Are you planning to travel to Italy† Then you should definitely visit Orvieto in Umbria. This picturesque town has much more to offer than just fresh pizza and delicious wine. However, you have no idea what there is to do in this town? No worries! In this blog article you will discover the top 5 unique sights in Orvieto that you should definitely visit bucketlist. must put!
From steaming plates of pasta and live jazz bands in museums, to bleeding hosts and brothel stairs towards purgatory, Orvieto has it all!
Also read: 2 months of traveling through Italy: our absolute highlights
Table of contents
Top 5 attractions in Orvieto
5. Necropoli del Crocifisso del Tufo
At number five, but certainly not a boring sight in Orvieto, is the necropoli del Crocifisso del Tufo.
This necropolis is located at the foot of the cliff on which the city is built. She is a remnant of the Etruscan population to which the city owes its origin. The name of the necropoli refers to the crucifix or crucifix which is engraved on the inside of a tufa chapel carved into the rock on which Orvieto stands.
The Etruscans at that time were big fans of tuff† This light, porous rock is formed after the hardening of volcanic ash and debris flung into the air during a volcanic eruption. In addition, this volcanic rock is very light, making it an excellent building material.
The necropoli del Crocifisso del Tufo consists of more than 200 tombs that were placed in burial chambers. The rooms are rectangular and the name of the deceased is engraved at the top of the entrance. Etruscan families buried the deceased with objects that represented his/her social role. This often involved spears, feathers, vases and jewelry. For those who are interested: these finds can be viewed in various museums in Orvieto.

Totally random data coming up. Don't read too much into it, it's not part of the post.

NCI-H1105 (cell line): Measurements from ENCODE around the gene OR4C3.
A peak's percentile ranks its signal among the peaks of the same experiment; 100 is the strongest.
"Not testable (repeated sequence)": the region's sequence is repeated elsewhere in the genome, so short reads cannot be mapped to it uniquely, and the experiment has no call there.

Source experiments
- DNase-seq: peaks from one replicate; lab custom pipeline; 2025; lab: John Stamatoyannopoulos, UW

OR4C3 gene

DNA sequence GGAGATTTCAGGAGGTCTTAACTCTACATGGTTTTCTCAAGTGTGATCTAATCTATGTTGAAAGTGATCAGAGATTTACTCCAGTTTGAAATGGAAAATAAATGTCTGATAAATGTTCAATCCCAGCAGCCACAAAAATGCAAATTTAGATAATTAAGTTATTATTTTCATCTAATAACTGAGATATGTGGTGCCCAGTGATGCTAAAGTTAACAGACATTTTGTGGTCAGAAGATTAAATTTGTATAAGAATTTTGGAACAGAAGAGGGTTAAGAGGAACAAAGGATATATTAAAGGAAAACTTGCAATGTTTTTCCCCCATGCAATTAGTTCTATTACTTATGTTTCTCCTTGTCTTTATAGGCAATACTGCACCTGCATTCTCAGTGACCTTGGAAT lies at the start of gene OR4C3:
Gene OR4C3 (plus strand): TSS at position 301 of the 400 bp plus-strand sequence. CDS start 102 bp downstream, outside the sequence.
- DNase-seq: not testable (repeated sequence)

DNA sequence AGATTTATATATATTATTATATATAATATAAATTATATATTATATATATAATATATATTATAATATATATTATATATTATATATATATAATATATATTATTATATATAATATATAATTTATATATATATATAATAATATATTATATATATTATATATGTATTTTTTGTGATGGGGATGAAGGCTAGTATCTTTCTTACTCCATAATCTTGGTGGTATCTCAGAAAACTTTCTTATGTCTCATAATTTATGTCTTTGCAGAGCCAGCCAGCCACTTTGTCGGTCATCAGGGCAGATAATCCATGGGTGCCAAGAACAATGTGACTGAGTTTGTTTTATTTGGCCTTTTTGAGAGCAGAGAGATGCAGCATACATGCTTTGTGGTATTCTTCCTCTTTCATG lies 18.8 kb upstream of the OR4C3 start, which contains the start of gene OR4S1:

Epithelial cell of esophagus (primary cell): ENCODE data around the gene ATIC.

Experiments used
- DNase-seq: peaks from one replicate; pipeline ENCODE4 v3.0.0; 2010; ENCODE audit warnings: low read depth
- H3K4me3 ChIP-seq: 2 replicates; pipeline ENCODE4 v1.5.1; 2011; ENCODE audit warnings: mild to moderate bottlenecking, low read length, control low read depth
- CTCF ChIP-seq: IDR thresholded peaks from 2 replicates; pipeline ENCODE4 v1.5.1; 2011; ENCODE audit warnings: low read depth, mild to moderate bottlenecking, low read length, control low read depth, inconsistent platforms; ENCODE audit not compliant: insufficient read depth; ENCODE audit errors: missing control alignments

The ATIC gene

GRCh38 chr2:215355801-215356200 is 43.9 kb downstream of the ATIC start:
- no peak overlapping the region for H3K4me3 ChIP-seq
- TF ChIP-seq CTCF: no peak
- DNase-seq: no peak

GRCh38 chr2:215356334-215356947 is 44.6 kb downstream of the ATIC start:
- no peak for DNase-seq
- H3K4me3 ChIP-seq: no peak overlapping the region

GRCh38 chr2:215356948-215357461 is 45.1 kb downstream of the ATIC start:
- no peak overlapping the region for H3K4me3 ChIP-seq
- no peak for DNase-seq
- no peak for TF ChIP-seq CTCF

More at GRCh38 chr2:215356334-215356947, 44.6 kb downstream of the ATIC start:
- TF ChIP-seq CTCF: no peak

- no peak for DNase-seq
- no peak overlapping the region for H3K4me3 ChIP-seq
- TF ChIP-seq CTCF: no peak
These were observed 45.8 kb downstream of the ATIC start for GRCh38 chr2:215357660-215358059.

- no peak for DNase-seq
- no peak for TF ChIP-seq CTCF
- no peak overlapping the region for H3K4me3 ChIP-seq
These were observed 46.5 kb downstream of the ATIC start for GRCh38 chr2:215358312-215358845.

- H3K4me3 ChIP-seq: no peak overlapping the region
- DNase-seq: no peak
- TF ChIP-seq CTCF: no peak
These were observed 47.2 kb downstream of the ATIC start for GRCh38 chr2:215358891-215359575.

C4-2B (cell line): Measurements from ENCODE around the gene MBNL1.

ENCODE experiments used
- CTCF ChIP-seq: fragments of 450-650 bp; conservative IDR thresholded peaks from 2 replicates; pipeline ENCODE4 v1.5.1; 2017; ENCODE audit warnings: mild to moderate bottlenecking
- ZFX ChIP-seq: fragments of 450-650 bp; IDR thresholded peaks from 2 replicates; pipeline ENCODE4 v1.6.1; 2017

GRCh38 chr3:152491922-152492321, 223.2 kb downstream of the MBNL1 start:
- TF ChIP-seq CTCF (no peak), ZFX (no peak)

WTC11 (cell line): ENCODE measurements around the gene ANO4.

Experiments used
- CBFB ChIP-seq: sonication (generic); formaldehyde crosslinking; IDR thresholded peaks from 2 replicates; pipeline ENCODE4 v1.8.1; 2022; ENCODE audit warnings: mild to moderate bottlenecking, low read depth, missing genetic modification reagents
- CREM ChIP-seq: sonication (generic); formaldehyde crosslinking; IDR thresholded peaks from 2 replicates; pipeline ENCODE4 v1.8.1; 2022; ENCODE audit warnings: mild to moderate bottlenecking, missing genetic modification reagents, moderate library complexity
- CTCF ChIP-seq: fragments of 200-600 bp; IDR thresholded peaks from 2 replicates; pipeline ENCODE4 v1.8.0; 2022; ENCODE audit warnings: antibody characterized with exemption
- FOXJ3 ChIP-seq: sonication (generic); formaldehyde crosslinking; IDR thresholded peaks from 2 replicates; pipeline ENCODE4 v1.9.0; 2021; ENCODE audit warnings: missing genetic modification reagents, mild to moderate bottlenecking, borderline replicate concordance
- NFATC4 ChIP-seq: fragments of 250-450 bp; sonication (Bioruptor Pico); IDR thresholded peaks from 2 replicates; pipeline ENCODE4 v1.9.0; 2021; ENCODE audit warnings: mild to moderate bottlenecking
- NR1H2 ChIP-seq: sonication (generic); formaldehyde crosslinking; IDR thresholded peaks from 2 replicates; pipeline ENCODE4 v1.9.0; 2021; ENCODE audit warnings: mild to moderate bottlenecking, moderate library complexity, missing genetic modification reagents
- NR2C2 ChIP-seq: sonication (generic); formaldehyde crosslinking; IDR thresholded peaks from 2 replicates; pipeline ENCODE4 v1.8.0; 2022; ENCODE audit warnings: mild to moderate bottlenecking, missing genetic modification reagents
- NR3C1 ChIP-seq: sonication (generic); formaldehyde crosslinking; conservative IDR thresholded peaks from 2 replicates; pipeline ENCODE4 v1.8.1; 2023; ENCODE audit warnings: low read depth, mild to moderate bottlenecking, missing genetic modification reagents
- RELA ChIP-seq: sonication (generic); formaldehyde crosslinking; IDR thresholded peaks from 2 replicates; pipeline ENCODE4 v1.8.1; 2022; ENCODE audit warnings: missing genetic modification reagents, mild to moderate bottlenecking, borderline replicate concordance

Fun fact: although the Etruscans had been using these necropoli since the 8th century, researchers only discovered them centuries later in the 19th century.
4. Pozzo di San Patrizio
Then we crawl underground ourselves, or more or less, with the St. Patrick's Well† After the sack of Rome in 1527 by Emperor Charles V, Pope Clement VII fled to Orvieto. The Pope, however, had been left with a panicked fear. He feared that the emperor would continue the plunder in his new refuge. That's why he called the architect Antonio da Sangallo to build a well. This well served as a water supply for the Pope and the fortress of Albornoz.
At that time, the well of Saint Patricius was a technical tour de force† Da Sangallo designed two ingenious spiral staircases that never intersect. This way the donkeys that went up and down to fetch water would never get in each other's way. This construction greatly facilitated the work of the animals. Yet they still had a long way to go to get to the bottom. The pozzo was about 62 meters deep!
Via the Pozzo di San Patrizio would Saint Patrick apparently also leading another breed of donkeys to a brothel in purgatory…
In short, a cool sight in Orvieto for hot summer days!
Also read: 5x must-see places in southern Italy
3. Torre del Moro
After the extreme depth we go into the extreme height with the towering Moro Tower† The Della Terza family had this 47 meter tall 'Tower of the Moor' built at the end of the 13th century as part of the Palazzo dei Sette† This palace was the public seat of the seven consuls representing the seven liberal arts. These are grammar, rhetoric, dialectics, arithmetic, geometry, astronomy and music.
Originally, the Della Terzas had not given the bell tower a specific name. After the decline of the seat of the seven, the tower came into the possession of the papacy. It wasn't long until the Pope renamed the tower Torre del Papa (Tower of the Pope). In the 16th century, Pope Leo X ceded the tower to the city and the torre has since been named after the Moor Raffaele Gualterio.